Written and recorded in ten days, Horizon offers up another side of Scott Orr: playful, self-aware, and open to taking a detour now and then.
As gentle and delicate as Scott Orr’s musical arrangements are, his last two albums (2021’s Oh Man and 2018’s Worried Mind) have been wracked with anxieties about daily living, death, the afterlife, and the condition we are leaving our planet in for future generations. Not that I’m complaining: no one runs the gamut between life, love, and loss like Orr. When it comes to creating a distinctive sound and atmosphere, Orr’s intimate and ethereal burbling music has most other musicians beat.
So it will come as no surprise to most Orr enthusiasts when he says, “Lately, I have found myself preoccupied with thoughts of death. It was a recurring theme on [Oh Man] and continues to inspire me as I work on my next album.” But a funny thing happened on the way to finishing up that new album. As Orr explains it, he took a small creative detour and wrote a set of new songs “just for fun.” He started with the exercise on March 10, 2023, and ten days later, he had “written, recorded, mixed, and finalized” the nine songs for a new album he’s named Horizon. “To me,” Orr says, “a horizon is a perfect metaphor for life’s most meaningful aspects: love, relationships, passion, and even death. These things are intangible and elusive, yet they shape our lives in profound ways.”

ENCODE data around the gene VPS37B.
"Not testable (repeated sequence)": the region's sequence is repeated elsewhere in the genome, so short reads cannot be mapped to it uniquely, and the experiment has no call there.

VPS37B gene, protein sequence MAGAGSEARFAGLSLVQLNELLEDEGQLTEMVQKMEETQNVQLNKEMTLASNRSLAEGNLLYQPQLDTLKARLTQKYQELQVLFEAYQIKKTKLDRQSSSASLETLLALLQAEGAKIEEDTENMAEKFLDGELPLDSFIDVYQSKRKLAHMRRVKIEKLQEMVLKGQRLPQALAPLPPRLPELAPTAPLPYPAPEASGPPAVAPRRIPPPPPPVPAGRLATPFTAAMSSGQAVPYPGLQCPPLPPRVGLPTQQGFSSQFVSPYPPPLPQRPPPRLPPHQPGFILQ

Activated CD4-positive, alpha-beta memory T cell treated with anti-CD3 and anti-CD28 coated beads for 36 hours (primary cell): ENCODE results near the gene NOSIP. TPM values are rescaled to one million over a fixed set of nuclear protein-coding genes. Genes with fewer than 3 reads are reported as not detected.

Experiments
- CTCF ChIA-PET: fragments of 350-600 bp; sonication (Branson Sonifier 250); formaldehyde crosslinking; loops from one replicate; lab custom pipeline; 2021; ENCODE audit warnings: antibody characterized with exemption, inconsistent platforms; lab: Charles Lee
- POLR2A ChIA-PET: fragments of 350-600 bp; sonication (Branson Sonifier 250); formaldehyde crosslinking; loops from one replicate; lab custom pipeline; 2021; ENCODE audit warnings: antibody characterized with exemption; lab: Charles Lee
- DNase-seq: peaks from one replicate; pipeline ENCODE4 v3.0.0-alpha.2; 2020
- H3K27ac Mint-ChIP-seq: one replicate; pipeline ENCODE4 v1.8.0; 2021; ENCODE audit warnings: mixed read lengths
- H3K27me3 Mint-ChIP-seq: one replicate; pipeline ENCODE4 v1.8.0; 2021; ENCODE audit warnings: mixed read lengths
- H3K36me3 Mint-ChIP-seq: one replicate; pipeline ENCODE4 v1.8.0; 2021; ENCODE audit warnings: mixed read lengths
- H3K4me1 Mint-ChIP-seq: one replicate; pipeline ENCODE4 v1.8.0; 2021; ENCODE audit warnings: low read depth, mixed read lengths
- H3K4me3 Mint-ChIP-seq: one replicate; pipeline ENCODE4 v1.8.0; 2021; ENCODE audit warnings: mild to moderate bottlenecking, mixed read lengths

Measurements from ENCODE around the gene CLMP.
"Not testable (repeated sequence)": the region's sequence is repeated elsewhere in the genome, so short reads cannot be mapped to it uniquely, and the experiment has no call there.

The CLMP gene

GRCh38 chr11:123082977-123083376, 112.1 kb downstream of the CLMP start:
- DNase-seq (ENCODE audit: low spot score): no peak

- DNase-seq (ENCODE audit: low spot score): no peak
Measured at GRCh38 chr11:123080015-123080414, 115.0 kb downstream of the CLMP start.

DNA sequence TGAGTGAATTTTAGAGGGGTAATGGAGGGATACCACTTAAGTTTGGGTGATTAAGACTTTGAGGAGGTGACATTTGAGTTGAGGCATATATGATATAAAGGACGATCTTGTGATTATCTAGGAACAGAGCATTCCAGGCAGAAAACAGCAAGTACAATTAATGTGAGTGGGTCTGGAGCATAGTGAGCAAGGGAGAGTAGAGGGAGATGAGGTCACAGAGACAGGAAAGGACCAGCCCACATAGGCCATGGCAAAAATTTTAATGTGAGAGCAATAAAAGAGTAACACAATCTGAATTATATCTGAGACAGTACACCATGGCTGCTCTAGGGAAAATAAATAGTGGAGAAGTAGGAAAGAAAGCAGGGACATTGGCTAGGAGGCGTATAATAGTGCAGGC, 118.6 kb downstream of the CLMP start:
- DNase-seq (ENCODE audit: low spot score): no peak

Both Worried Mind and Oh Man bear the mark of Orr the perfectionist, a musician and producer who pays the closest attention to every sonic detail. Orr’s pivot on Horizon is instead marked by a palpable spontaneity and energy. About forty-five seconds into the opening song “Still,” there’s an audible squeak as Orr’s fingers slide across his guitar strings. It’s a small, human moment that I find even more poignant because it comes right after he sings the first of the song’s four lines: “Still me.” He is a master of making much out of very little at all, and “Still” runs deep with a few sparse finger snaps, a subtle drum track, and Orr’s barely-there vocals. The crystalline “Clear” follows a similar trajectory, making a memorable earworm melody work in place of an actual chorus.
Like the sun rising or setting across the horizon line, Horizon is over before you know it. At just twenty-six minutes, its brevity is as unexpected as its existence. Music like Orr’s runs the risk of becoming too same-samey over an extended tracklisting, yet, in this case, without straying far from his musical formula, Horizon offers another side of Scott Orr: playful, self-aware (see closing track, “Scott,” for some charming self-talk), and open to taking a detour now and then.